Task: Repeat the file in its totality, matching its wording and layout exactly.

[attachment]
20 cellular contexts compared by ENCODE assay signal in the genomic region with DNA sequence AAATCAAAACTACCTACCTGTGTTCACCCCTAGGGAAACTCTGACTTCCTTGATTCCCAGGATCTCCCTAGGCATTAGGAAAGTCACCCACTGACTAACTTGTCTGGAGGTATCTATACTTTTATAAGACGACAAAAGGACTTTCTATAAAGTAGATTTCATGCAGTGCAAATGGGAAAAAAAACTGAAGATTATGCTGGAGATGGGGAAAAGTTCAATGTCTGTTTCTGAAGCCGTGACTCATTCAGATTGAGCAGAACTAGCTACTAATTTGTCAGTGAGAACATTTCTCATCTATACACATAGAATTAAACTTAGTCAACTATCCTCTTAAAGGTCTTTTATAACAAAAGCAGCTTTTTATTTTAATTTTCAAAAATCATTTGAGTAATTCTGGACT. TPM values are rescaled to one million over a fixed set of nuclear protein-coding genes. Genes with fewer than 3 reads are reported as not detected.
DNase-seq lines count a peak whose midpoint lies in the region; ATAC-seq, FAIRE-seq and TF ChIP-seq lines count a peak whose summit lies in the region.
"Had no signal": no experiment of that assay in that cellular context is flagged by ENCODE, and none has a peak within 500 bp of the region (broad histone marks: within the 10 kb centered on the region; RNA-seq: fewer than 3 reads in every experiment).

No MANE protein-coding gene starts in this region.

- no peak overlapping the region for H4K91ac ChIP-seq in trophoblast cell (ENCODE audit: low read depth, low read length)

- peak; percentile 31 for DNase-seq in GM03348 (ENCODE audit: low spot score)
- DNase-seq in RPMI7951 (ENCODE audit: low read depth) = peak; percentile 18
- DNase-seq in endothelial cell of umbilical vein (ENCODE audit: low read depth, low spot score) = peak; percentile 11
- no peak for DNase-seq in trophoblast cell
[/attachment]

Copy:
20 cellular contexts compared by ENCODE assay signal in the genomic region with DNA sequence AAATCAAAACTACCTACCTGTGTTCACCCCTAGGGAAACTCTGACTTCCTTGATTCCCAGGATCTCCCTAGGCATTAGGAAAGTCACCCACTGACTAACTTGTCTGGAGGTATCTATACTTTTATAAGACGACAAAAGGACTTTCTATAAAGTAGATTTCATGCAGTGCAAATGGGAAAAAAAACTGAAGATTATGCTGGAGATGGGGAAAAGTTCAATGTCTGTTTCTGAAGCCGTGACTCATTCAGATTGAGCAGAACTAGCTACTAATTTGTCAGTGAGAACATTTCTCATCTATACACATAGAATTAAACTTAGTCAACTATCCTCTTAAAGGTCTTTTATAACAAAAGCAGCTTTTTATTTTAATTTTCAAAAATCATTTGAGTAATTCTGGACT. TPM values are rescaled to one million over a fixed set of nuclear protein-coding genes. Genes with fewer than 3 reads are reported as not detected.
DNase-seq lines count a peak whose midpoint lies in the region; ATAC-seq, FAIRE-seq and TF ChIP-seq lines count a peak whose summit lies in the region.
"Had no signal": no experiment of that assay in that cellular context is flagged by ENCODE, and none has a peak within 500 bp of the region (broad histone marks: within the 10 kb centered on the region; RNA-seq: fewer than 3 reads in every experiment).

No MANE protein-coding gene starts in this region.

- no peak overlapping the region for H4K91ac ChIP-seq in trophoblast cell (ENCODE audit: low read depth, low read length)

- peak; percentile 31 for DNase-seq in GM03348 (ENCODE audit: low spot score)
- DNase-seq in RPMI7951 (ENCODE audit: low read depth) = peak; percentile 18
- DNase-seq in endothelial cell of umbilical vein (ENCODE audit: low read depth, low spot score) = peak; percentile 11
- no peak for DNase-seq in trophoblast cell